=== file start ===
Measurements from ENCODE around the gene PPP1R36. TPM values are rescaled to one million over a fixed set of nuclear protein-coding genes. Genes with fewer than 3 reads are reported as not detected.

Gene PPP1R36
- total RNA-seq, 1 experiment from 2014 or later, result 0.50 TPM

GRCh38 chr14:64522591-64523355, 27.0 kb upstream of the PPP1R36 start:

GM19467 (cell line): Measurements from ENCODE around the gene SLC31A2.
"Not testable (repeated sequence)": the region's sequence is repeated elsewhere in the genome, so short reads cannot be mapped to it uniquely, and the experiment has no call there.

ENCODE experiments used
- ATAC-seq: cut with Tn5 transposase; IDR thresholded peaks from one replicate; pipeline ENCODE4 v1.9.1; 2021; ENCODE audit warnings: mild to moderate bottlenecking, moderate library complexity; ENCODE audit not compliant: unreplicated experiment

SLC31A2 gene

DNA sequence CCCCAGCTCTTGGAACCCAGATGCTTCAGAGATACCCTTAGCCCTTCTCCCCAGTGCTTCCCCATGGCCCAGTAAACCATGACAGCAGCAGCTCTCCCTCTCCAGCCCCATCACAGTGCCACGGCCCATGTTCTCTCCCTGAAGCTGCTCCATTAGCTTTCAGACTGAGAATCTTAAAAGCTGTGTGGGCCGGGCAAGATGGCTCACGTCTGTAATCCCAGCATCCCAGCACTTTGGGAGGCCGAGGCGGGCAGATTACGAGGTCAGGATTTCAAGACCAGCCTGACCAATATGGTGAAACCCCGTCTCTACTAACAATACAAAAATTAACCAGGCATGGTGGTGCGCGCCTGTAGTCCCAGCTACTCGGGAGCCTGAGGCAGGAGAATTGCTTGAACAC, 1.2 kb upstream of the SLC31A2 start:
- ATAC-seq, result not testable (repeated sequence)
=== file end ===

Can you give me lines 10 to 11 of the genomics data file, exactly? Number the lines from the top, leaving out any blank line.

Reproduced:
DNA sequence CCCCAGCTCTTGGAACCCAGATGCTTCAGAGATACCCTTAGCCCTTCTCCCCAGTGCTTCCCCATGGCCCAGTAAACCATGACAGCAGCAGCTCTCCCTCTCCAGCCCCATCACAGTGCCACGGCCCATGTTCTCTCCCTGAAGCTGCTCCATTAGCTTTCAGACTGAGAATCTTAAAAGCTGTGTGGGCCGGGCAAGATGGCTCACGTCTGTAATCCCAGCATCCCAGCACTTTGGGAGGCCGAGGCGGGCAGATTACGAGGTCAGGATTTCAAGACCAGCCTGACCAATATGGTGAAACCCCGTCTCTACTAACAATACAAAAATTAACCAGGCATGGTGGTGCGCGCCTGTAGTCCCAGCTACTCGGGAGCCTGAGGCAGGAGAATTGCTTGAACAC, 1.2 kb upstream of the SLC31A2 start:
- ATAC-seq, result not testable (repeated sequence)